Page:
He had the ability to solve a problem like no one else. They’d come to the agency because they wanted him and only him to sell their cars, increase their cigarette brand, and persuade people to fly in their planes. They had problems and know one had solutions like Don Draper. Don had the ability to cut to the heart of the problem and read people like no one else; to tell what they were thinking, feeling and wanting, sometimes even better than themselves.
When Don (from TV’s Mad Men) had some tough news for a client or had to answer a tricky question about their product or idea, he would impart the famous line “what do you want me to say”…. Which basically translates to: ‘do you want the cold-hard-honest truth or a sugar-coated-candy-yes-men lie?’
Whether old Don knew it or not, he was implementing a part of what we now term as ‘Design Thinking’.
So what is Design Thinking? Firstly, it’s a solution based way of thinking, asking the question ‘what problem am I trying to solve?’
Secondly, this way of thinking differs from other forms of problem solving by identifying and determining both the known and unknown aspects of the problem in order to discover hidden parameters and open alternative paths which may lead to the solution.
This form of creative thinking also comes with a set of guidelines:
When we talk about ‘design’ we often think of an object or end result.
In this case, its most effective form is a process, an action or a verb, but not a noun.
Design is the most powerful tool and when used effectively, can be the foundation for driving a brand or business forward. So really, we all can be designers and get involved in the process of creating a solution to the problem at hand.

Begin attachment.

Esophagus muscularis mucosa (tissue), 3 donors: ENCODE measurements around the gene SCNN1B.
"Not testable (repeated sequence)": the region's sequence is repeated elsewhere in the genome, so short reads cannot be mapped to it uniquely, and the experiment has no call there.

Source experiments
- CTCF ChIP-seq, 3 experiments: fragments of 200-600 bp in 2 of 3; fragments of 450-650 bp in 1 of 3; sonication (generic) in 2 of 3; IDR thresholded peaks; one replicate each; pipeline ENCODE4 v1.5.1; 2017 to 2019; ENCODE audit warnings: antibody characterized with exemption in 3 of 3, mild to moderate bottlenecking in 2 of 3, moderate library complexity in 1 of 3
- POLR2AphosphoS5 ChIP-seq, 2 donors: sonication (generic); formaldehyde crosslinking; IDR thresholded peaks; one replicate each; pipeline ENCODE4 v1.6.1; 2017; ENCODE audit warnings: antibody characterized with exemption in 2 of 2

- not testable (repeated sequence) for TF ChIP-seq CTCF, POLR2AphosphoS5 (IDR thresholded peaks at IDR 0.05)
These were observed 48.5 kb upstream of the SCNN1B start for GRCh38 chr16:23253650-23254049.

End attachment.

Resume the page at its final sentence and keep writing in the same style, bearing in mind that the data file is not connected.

But often we can make the mistake of not putting the ‘right’ thought into our ideas.
We get people come to us here at SEED every week with ideas for apps, websites and products.
They come in really excited about their vision, which is great, but a ‘good’ idea should first be scrutinised with the question: ‘what problem are you trying to solve?’.
Some are readily prepared for this and naturally came to their idea as a means to solve a problem, but others are instantly lost for words, not having thought about this previously.
Usually after a long pause, they answer ‘I wanted to do my own version of ___(name popular app/idea here)___’ or ‘but it’d be cool, right?’, which leaves us having to impart some bad news with our best Don Draper impression; ‘…what do you want me to say?….’.
It’s a tough lesson to learn, and tough to hear, especially if someone’s put a lot of time and effort into an idea or product.
Whether we look at seat belts, water bottles, emergency exits, pop-up shelters, reusable coffee cups and even napkins, they were all designed as a solution to a problem.
Smartphones, apps, computers, tablets and watches, should all be viewed as a tool to solve problems rather than create something with no meaning.
So if you have an idea, instead of getting too far along and someone having to tell you “what do you want me to say?”, first ask yourself the question: “What problem are you trying to solve”.
This way you’ll have saved yourself some heartache and approached your idea from a Design Thinking point of view.
Info about Design Thinking process was taken from Jeanne Liedtka Coursera Course on Design thinking https://www.coursera.org/course/designbiz.